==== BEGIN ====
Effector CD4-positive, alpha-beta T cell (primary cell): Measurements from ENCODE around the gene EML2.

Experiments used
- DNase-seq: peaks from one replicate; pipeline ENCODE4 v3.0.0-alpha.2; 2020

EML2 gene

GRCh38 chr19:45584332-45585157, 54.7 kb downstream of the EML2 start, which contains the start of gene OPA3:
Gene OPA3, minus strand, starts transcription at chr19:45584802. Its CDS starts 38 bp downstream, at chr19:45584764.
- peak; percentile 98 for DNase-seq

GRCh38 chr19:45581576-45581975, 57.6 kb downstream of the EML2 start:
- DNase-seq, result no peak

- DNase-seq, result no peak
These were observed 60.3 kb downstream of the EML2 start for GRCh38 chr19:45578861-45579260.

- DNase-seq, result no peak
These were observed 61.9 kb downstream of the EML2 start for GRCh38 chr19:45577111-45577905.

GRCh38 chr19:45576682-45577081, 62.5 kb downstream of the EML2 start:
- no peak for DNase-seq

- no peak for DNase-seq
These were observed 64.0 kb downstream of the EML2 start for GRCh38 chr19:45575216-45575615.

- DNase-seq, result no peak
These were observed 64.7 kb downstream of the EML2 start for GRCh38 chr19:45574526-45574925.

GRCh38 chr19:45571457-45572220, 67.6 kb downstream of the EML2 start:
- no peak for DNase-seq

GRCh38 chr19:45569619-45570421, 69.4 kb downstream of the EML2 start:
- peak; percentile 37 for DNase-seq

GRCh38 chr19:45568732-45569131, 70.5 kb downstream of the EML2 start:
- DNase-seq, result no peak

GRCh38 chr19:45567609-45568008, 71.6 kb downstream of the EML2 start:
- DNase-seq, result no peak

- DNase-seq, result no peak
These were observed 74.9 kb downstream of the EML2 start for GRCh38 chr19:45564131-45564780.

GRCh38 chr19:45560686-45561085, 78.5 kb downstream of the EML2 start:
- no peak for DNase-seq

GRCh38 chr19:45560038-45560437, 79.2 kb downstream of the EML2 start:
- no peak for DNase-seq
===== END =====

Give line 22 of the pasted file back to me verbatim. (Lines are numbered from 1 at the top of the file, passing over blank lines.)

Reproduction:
GRCh38 chr19:45569619-45570421, 69.4 kb downstream of the EML2 start: